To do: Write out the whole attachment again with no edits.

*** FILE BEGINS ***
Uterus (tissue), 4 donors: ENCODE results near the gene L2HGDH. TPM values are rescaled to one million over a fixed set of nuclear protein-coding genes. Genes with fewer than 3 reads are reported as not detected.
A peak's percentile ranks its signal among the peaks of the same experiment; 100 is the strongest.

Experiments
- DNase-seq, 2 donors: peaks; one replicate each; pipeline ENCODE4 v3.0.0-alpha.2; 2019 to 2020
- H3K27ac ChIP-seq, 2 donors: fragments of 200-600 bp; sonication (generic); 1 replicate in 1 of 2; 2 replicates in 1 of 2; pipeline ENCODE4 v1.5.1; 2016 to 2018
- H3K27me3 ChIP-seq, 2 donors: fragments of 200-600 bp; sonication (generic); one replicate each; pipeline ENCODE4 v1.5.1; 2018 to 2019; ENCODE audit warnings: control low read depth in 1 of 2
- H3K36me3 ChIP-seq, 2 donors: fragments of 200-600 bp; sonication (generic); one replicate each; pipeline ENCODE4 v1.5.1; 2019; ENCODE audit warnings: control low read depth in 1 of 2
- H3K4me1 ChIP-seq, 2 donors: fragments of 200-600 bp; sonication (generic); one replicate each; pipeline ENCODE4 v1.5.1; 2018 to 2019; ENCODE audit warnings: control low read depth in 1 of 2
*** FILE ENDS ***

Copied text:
Uterus (tissue), 4 donors: ENCODE results near the gene L2HGDH. TPM values are rescaled to one million over a fixed set of nuclear protein-coding genes. Genes with fewer than 3 reads are reported as not detected.
A peak's percentile ranks its signal among the peaks of the same experiment; 100 is the strongest.

Experiments
- DNase-seq, 2 donors: peaks; one replicate each; pipeline ENCODE4 v3.0.0-alpha.2; 2019 to 2020
- H3K27ac ChIP-seq, 2 donors: fragments of 200-600 bp; sonication (generic); 1 replicate in 1 of 2; 2 replicates in 1 of 2; pipeline ENCODE4 v1.5.1; 2016 to 2018
- H3K27me3 ChIP-seq, 2 donors: fragments of 200-600 bp; sonication (generic); one replicate each; pipeline ENCODE4 v1.5.1; 2018 to 2019; ENCODE audit warnings: control low read depth in 1 of 2
- H3K36me3 ChIP-seq, 2 donors: fragments of 200-600 bp; sonication (generic); one replicate each; pipeline ENCODE4 v1.5.1; 2019; ENCODE audit warnings: control low read depth in 1 of 2
- H3K4me1 ChIP-seq, 2 donors: fragments of 200-600 bp; sonication (generic); one replicate each; pipeline ENCODE4 v1.5.1; 2018 to 2019; ENCODE audit warnings: control low read depth in 1 of 2